1632 c/o Scott Riley Irvine

The Divine Hand, on the Arm Longer than the Other

The Wrist

Today is dedicated to the hand, its tendons, the pulp gleaned from the forearm.

Dr. Tulp has discreetly concealed the parts he had severed in sessions prior. The cadaver appears newly deceased, except that it has no neck. One arm is longer than the other. The chest is distended and swollen, the color of fly-blown light. Men in black cloaks jostle with one another for a seat as the Vesalius of Amsterdam takes his place at the center of the room. The event begins as an uproarious one. Tulp calms them to a low murmur. Their syncopated breath begins to form tides, like waves tethered to the moon’s pull.

Curling about his stature.

This is a ritual. This is Holland’s bloody church.

Tulp is dizzy from the smell, the cadaver nearing five days old. They leave it beneath several blankets in a back alleyway. The cold has kept rot from gutting what we need of it. The armored tones of an organ fledge the auditorium with deep, brown plumage. The doctor excuses himself from the opening prayer. He ignores the whispered offers of company. He escapes down hallways receding infinitely.

A student has left parchment scattered in the atrium. On them are sketches of Tulp performing surgery. Extracting organs. Striking poses during lectures he wished now that he hadn’t. And the skeletal outlines of his associates, his colleagues, drawn deeper and with darker shades, mouths frothing in his shadow, vultures perched around the cadaver. Tulp licks the creases for the taste of dead skin cells. Tulp folds the parchment into tiny squares. He wants to give them to a professional artist. He wants to burn them in his garden with the portrait of his father.

Tulp has returned, visibly shaken. Tulp has become conscious of his posture. He allows each of his movements several minutes longer. He buttons his gaze sidelong to the angle in which he had been drawn. The artist is among them, he thinks. Tulp’s face is among his pages. The cadaver’s broad feet. The men’s reticella collars, like wilted flowers on the operating floor.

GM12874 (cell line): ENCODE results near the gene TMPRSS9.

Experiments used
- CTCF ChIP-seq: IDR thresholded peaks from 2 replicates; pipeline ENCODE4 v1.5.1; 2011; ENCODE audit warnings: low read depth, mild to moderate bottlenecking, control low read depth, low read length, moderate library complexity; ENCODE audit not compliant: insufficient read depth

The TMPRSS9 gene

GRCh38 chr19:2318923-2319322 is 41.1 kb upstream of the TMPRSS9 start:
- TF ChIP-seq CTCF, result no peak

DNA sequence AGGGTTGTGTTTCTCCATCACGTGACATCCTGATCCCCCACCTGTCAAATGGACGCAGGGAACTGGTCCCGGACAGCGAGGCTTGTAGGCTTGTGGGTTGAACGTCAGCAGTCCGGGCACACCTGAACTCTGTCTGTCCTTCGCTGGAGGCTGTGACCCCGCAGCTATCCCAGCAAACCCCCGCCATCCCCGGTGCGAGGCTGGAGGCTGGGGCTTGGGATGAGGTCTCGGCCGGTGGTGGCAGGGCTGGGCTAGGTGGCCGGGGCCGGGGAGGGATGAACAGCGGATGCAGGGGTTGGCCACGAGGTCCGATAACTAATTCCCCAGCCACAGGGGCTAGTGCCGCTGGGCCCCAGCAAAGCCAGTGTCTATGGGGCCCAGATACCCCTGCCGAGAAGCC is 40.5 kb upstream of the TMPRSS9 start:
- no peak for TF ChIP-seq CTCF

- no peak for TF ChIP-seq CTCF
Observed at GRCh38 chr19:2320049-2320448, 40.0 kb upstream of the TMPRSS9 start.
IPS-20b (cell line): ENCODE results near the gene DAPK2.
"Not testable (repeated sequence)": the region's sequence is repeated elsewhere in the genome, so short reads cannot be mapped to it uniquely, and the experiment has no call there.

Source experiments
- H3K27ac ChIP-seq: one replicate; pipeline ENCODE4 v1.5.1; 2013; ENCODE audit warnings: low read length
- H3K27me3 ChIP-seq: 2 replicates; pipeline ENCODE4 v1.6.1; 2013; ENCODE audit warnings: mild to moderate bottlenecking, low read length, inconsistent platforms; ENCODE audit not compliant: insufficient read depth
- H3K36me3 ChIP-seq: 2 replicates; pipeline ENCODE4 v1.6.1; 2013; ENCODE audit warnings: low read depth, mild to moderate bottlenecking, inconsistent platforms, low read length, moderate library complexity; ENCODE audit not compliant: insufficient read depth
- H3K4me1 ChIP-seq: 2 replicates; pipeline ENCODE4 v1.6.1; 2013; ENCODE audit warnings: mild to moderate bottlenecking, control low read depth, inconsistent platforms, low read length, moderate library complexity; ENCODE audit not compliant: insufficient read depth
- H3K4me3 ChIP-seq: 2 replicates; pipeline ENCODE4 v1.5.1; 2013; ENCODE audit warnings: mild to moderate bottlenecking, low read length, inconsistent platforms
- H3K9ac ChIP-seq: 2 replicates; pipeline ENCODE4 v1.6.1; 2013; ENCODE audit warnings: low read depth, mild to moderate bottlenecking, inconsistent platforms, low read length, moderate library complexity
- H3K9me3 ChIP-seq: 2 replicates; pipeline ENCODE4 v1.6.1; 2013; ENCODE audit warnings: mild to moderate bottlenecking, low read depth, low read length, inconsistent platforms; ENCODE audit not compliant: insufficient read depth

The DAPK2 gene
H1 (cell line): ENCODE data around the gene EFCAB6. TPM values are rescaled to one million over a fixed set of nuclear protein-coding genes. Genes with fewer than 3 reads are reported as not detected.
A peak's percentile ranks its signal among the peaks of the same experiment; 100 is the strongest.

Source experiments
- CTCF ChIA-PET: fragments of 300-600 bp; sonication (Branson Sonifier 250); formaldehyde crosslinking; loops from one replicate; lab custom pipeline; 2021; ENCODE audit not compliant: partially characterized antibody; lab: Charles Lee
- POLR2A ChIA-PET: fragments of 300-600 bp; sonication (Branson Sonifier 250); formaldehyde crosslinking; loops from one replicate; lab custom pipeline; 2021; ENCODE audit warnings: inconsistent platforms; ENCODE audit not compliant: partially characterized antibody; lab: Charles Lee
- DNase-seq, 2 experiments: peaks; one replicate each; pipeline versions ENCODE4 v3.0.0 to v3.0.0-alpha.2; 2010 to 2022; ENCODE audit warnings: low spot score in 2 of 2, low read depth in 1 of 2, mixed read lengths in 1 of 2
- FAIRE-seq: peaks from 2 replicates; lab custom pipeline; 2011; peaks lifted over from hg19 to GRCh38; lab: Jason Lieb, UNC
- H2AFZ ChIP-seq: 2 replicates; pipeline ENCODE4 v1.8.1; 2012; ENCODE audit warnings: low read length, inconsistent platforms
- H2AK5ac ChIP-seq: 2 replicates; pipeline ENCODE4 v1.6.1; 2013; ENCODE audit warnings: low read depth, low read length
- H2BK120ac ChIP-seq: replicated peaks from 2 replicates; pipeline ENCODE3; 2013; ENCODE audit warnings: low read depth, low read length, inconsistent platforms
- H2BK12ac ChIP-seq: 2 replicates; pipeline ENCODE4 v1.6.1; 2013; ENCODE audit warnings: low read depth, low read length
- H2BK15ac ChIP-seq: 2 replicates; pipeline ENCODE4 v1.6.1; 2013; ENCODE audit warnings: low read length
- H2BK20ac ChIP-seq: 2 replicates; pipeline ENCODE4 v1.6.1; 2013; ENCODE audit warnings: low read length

The Elbow

We believe in redemption. Good born from the bad. The hanged man is allowing God's fluency in engineering to be revealed to us. It comes in wet ribbons from out of his mouth.

We are told the hands are God’s greatest of gifts. Great tact has been taken to present them as such. The cadaver’s hands were carefully manicured, given a thin coat of makeup, rosied around the knuckles. We had witnessed the cadaver’s execution. We knew him to be loud. An admirer of young girls. He fell from the gallows so that he may be consecrated by the scalpel.

We have seen his chest splintered into two halves. We praised our Lord for giving us symmetry. We have seen his neck part so easily from the torso. We praised our Lord for our fragility.

I’m a message from the brain. I send it here. His finger moves like so.

There is only the sound of a collective scratching of silverpoint to collagen. Unlit patches painted across the outer circumference of the auditorium. By understanding the body, we understand Him. We fasten ourselves to the bowing of the radial artery at the elbow. We imbibe ourselves with the protein of its wiring. The caustic sheen of the musculature ruptures with unbound intricacies. We don’t understand what Tulp is saying. We understand completely. We glorify him who glorifies our God, and in glorifying the body that allows him the organs, the blood, the dark purple hues beneath the flesh – we glorify ourselves.